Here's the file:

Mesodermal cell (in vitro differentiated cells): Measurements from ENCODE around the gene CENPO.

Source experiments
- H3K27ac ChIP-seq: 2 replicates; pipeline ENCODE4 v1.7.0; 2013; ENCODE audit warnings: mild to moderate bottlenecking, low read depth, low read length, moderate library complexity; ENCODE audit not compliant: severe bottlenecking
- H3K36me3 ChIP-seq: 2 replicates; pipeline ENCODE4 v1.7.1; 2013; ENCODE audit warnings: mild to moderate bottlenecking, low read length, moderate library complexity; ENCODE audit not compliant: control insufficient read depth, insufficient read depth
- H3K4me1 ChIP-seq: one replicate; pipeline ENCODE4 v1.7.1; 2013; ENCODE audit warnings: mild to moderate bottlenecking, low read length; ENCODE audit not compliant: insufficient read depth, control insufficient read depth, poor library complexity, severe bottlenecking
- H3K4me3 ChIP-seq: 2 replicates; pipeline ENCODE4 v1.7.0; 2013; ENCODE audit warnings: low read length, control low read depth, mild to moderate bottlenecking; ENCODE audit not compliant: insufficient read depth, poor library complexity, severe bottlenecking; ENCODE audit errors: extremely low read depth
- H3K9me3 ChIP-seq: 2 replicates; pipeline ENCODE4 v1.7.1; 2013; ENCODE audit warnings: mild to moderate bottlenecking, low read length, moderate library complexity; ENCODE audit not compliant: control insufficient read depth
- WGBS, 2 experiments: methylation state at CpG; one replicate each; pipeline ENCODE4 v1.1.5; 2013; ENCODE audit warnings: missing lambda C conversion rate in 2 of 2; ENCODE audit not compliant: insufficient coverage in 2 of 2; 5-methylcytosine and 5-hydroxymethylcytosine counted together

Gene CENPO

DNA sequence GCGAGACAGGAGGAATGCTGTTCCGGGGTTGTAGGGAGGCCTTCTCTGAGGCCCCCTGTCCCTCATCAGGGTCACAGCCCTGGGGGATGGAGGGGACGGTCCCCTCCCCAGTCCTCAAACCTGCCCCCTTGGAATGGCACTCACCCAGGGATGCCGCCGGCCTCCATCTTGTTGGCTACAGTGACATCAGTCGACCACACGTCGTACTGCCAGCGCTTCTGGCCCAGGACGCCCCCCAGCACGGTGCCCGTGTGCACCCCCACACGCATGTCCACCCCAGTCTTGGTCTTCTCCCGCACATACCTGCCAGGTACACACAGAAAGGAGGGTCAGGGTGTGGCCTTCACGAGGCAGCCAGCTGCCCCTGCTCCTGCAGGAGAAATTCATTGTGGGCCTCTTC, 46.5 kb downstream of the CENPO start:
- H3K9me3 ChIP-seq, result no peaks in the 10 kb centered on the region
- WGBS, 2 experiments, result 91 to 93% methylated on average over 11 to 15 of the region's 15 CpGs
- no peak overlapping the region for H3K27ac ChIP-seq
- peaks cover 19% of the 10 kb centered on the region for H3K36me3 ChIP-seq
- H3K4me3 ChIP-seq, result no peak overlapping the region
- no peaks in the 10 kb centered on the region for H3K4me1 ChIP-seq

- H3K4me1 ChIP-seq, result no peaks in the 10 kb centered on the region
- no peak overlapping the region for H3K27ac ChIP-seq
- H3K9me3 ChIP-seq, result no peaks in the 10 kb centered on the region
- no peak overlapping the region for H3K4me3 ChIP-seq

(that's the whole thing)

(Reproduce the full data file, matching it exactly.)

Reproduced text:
Mesodermal cell (in vitro differentiated cells): Measurements from ENCODE around the gene CENPO.

Source experiments
- H3K27ac ChIP-seq: 2 replicates; pipeline ENCODE4 v1.7.0; 2013; ENCODE audit warnings: mild to moderate bottlenecking, low read depth, low read length, moderate library complexity; ENCODE audit not compliant: severe bottlenecking
- H3K36me3 ChIP-seq: 2 replicates; pipeline ENCODE4 v1.7.1; 2013; ENCODE audit warnings: mild to moderate bottlenecking, low read length, moderate library complexity; ENCODE audit not compliant: control insufficient read depth, insufficient read depth
- H3K4me1 ChIP-seq: one replicate; pipeline ENCODE4 v1.7.1; 2013; ENCODE audit warnings: mild to moderate bottlenecking, low read length; ENCODE audit not compliant: insufficient read depth, control insufficient read depth, poor library complexity, severe bottlenecking
- H3K4me3 ChIP-seq: 2 replicates; pipeline ENCODE4 v1.7.0; 2013; ENCODE audit warnings: low read length, control low read depth, mild to moderate bottlenecking; ENCODE audit not compliant: insufficient read depth, poor library complexity, severe bottlenecking; ENCODE audit errors: extremely low read depth
- H3K9me3 ChIP-seq: 2 replicates; pipeline ENCODE4 v1.7.1; 2013; ENCODE audit warnings: mild to moderate bottlenecking, low read length, moderate library complexity; ENCODE audit not compliant: control insufficient read depth
- WGBS, 2 experiments: methylation state at CpG; one replicate each; pipeline ENCODE4 v1.1.5; 2013; ENCODE audit warnings: missing lambda C conversion rate in 2 of 2; ENCODE audit not compliant: insufficient coverage in 2 of 2; 5-methylcytosine and 5-hydroxymethylcytosine counted together

Gene CENPO

DNA sequence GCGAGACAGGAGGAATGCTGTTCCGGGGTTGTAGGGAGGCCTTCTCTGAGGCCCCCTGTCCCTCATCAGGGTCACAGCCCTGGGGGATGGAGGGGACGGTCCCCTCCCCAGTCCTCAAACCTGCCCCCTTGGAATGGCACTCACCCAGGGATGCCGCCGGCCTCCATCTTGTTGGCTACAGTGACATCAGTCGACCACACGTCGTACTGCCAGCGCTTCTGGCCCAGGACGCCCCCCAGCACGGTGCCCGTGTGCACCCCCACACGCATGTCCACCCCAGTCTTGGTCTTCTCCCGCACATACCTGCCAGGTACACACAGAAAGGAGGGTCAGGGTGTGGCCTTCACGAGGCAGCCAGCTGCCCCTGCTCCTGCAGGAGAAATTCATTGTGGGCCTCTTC, 46.5 kb downstream of the CENPO start:
- H3K9me3 ChIP-seq, result no peaks in the 10 kb centered on the region
- WGBS, 2 experiments, result 91 to 93% methylated on average over 11 to 15 of the region's 15 CpGs
- no peak overlapping the region for H3K27ac ChIP-seq
- peaks cover 19% of the 10 kb centered on the region for H3K36me3 ChIP-seq
- H3K4me3 ChIP-seq, result no peak overlapping the region
- no peaks in the 10 kb centered on the region for H3K4me1 ChIP-seq

- H3K4me1 ChIP-seq, result no peaks in the 10 kb centered on the region
- no peak overlapping the region for H3K27ac ChIP-seq
- H3K9me3 ChIP-seq, result no peaks in the 10 kb centered on the region
- no peak overlapping the region for H3K4me3 ChIP-seq